Wild Edible Plants



    Cat Tail plants



    Depending of the season you will almost always find edible plants, unless you're in the arid desert. Recognizing only a few wild edible plants can be of great help in your search for survival food. Nuts, berries,fruit, mushrooms are also valuable survival foods. There are simply too many edible plants for me to list here. One of my personal favorites is the Cat Tail , Cat O' Nine Tails, or Bullrushes, they can be found in most wetlands or marshy areas. Many parts of it are edible and nutritious. Now a dire warning: Never, Never, Never eat anything your not sure about, especially toadstools ,mushrooms, and berries, ingesting certain types could mean sickness and AGONIZING DEATH! Click these links for excellent resources about wild edible plants, study them, learn to recognize edible plants, survive!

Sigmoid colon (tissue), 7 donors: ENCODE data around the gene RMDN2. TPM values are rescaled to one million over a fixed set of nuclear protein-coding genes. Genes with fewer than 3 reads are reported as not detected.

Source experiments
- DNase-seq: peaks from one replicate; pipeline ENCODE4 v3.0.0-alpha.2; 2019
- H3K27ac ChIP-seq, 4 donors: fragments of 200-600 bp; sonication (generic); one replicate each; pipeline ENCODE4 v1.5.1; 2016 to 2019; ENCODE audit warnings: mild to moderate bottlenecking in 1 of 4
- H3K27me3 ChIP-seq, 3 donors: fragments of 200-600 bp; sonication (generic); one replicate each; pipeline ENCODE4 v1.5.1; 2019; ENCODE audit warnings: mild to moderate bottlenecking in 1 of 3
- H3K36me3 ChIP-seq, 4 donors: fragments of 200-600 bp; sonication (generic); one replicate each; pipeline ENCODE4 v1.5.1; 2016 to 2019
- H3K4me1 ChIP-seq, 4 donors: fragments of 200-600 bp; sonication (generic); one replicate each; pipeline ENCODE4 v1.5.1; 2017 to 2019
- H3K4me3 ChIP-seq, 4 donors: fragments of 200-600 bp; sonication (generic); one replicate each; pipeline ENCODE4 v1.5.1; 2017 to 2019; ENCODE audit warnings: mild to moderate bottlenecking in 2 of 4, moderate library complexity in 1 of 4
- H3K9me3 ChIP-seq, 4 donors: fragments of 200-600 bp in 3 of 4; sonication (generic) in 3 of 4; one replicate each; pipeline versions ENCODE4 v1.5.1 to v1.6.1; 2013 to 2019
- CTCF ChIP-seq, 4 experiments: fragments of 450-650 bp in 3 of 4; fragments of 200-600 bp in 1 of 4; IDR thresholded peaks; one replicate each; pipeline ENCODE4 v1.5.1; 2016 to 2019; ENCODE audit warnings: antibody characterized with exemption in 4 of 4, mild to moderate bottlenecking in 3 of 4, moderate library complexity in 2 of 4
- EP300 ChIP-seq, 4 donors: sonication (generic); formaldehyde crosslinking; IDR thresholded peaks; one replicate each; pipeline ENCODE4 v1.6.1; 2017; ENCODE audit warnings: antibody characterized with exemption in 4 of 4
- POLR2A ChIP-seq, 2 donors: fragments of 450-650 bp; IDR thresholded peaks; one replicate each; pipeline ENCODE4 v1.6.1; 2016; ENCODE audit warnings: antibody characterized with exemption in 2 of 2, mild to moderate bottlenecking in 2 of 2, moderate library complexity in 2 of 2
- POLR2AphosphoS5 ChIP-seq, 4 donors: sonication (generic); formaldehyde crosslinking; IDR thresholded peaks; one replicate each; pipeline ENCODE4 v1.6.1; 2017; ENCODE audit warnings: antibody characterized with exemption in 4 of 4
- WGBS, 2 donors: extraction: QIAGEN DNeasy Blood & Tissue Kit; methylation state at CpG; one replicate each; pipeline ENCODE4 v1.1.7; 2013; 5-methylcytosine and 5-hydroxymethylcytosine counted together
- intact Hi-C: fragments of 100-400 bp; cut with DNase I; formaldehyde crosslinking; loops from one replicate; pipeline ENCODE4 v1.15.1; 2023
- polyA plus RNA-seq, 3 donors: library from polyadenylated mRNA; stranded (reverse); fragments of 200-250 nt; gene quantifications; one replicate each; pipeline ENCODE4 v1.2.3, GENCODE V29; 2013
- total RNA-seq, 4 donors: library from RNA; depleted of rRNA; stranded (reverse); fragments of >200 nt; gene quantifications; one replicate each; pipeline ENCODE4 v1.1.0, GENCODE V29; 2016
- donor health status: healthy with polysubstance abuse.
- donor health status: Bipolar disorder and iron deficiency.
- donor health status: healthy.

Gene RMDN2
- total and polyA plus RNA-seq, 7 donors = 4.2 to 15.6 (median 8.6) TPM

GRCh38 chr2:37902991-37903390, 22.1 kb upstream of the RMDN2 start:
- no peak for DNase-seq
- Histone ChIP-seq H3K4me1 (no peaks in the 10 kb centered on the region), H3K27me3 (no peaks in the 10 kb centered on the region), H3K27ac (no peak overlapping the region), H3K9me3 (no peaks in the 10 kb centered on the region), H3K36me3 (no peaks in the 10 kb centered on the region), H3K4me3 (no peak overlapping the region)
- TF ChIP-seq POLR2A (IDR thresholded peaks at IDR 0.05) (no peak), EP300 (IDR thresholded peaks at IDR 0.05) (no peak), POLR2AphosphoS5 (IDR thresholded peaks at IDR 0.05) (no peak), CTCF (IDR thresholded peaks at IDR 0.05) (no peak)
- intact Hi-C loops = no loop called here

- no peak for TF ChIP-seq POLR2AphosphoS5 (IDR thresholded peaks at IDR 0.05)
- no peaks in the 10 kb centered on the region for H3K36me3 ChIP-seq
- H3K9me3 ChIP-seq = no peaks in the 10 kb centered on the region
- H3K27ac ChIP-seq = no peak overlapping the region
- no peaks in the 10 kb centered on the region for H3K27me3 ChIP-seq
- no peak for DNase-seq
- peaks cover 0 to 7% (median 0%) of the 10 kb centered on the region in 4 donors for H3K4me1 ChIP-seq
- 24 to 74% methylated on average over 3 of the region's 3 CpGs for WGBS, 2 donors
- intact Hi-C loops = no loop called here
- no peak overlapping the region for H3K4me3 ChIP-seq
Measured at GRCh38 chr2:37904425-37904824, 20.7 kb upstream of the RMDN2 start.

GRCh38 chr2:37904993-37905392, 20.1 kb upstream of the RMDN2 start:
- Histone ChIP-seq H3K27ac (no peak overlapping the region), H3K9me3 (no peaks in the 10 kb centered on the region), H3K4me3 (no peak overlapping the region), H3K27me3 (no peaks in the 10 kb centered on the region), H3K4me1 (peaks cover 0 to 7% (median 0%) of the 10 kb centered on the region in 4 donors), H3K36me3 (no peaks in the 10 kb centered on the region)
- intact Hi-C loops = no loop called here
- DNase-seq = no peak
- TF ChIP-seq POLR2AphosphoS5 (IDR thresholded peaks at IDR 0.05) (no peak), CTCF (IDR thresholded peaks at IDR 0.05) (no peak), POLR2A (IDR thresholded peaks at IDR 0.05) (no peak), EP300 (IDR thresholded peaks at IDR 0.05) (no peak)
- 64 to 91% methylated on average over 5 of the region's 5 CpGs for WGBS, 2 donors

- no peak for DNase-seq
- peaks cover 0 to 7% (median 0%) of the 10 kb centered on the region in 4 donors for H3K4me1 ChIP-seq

http://www.pfaf.org/user/edibleuses.aspx
    http://www.wildcrafting.net/
    http://foragingpictures.com/#E

    Universal Plant Edibility Test



    There are many plants throughout the world. Tasting or swallowing even a small portion of some can cause severe discomfort, extreme internal disorders, and even death. Therefore, if you have the slightest doubt about a plant's edibility, apply the Universal Edibility Test (Figure 9-5) before eating any portion of it.

    Edible Insects


    Mealworms, Mmmmm!

    Some insects contain protein and fat. Most insects are rich in both. You may think this is gross, but in a true life or death situation, you'll have to eat them, so get over it. Edible insects are great survival food and don't taste that bad, some are down right delicious!